After that, I got a commission to create Hackpolitik, a piece about Internet activism and about [hacktivist collectives] Anonymous and Lulzsec. That kind of focused the work I wanted to be doing and the kind of statements that I wanted to be making. I really believe dance only has power when it’s culturally relevant and that was not something that I had really thought of before doing Hackpolitik. The response that I got from that piece was completely overwhelming for me in a very exciting way. But, also, it was like, Wow people actually care about dancing now because we are dancing about something people care about.

The People Movers in Hackpolitik. Photo by Stephanie Crousillat.

The People Movers in Hackpolitik. Photo by Stephanie Crousillat.

TS: Did you know a lot about Anonymous and hacktivism before diving into the piece or was that an idea brought to you?

KL: That was an idea brought to me by the composer, Peter Van Zandt Lane. I was connected to him through the [Boston-based] Juventas New Music Ensemble, who I had done a choreography project for in college. And, they liked me because I could read music and I like music. Lidiya Yankovskaya, their director, approached me about doing this project and [Peter] came to me with this idea. He told me to read the book We Are Anonymous by Parmy Olson. I became very interested in the idea and I started following everyone it was about on Twitter.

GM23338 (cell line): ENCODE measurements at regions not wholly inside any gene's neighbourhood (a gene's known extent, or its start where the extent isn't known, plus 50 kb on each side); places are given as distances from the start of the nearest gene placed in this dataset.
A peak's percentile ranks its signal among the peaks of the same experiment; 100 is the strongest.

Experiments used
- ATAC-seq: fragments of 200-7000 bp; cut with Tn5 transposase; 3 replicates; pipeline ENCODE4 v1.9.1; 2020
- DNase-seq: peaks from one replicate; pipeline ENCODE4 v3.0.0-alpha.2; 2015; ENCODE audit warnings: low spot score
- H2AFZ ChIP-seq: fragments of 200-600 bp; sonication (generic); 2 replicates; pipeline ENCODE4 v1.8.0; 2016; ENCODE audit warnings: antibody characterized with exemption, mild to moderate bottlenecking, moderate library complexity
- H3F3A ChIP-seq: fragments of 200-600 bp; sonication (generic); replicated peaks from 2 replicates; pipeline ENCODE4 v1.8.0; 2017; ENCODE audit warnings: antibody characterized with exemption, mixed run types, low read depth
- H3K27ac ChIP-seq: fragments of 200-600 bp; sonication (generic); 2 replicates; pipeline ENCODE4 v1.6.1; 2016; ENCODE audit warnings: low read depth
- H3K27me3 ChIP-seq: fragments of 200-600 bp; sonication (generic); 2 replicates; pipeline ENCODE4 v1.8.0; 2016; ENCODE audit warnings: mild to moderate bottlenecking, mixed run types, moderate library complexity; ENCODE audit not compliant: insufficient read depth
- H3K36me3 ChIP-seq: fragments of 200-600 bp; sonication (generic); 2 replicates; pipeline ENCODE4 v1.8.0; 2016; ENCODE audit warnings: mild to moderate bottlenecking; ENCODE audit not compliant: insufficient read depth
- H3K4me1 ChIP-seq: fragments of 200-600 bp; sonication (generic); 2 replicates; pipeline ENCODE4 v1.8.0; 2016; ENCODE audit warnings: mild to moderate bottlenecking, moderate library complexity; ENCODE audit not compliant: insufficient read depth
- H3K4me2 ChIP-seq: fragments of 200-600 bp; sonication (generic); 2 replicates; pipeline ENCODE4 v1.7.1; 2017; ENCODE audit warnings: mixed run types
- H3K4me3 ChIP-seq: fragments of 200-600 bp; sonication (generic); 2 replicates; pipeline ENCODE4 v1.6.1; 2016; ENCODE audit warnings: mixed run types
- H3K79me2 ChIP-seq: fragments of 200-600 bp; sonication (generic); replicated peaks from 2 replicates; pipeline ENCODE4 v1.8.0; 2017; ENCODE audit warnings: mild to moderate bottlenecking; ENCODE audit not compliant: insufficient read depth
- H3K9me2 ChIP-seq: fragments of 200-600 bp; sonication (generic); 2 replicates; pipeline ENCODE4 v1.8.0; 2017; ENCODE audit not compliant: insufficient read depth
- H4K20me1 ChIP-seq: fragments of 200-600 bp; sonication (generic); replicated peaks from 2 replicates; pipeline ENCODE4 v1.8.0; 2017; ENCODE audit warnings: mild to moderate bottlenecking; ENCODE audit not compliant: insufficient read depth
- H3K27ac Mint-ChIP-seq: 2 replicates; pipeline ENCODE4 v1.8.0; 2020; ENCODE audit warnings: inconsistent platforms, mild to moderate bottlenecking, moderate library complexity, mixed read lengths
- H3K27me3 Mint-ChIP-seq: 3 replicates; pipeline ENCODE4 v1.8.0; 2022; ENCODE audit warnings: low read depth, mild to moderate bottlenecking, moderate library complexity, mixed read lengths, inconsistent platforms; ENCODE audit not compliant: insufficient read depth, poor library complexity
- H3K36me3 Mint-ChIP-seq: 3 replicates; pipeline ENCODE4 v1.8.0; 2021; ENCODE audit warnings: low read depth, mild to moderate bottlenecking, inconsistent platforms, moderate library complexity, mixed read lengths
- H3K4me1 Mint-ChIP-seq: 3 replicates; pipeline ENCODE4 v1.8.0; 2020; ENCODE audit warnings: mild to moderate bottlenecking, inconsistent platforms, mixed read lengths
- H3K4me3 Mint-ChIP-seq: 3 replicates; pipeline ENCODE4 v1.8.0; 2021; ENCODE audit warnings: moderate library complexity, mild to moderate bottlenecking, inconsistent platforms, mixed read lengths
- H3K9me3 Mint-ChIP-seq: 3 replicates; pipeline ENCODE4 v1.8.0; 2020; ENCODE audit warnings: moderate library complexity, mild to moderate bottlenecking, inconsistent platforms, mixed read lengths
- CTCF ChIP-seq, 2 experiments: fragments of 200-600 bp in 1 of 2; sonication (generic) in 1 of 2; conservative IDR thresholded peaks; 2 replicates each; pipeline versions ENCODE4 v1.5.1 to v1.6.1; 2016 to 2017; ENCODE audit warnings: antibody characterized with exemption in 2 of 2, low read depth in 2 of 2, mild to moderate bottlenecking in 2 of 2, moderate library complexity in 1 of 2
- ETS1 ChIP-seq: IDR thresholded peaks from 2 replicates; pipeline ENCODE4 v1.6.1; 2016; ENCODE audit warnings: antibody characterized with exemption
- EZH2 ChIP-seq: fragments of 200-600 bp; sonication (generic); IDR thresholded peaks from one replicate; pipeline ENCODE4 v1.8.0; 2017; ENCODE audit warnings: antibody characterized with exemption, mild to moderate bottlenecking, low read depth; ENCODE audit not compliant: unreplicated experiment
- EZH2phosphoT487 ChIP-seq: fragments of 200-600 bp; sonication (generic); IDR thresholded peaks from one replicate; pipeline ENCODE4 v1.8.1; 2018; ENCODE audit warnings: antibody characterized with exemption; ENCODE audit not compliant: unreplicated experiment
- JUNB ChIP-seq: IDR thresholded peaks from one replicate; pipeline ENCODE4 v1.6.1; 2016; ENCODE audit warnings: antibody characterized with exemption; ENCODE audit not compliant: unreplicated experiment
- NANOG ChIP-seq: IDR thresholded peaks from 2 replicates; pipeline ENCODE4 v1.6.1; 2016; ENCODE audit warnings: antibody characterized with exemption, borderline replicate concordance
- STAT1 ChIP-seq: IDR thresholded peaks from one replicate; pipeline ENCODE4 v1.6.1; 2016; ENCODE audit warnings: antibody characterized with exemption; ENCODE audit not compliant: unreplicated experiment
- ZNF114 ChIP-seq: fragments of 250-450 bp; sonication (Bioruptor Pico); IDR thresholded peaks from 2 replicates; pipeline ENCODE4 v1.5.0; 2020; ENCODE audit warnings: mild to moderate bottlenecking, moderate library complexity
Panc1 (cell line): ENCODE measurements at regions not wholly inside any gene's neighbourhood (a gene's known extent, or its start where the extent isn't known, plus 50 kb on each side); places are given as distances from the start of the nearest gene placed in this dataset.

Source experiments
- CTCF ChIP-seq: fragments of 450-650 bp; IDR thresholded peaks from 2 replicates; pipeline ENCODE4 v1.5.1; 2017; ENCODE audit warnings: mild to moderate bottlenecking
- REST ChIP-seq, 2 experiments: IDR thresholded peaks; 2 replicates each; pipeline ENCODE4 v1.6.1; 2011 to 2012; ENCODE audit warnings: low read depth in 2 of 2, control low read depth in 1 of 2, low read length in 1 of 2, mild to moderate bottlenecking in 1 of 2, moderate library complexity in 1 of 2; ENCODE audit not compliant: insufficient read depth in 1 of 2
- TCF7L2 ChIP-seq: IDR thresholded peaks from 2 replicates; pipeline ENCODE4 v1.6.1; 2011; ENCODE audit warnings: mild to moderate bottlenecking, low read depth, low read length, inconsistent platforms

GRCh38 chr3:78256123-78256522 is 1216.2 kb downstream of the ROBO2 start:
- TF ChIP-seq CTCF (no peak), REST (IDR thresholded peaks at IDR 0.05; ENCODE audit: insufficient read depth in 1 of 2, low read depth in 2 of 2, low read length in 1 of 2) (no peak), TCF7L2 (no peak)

TS: What is Anonymous’s stance? What do they think of Twitter [laughs]?

KL: Well, they love Twitter because it’s an awesome way to disseminate information.

TS: It’s kind of a more democratic approach to what we’re doing online.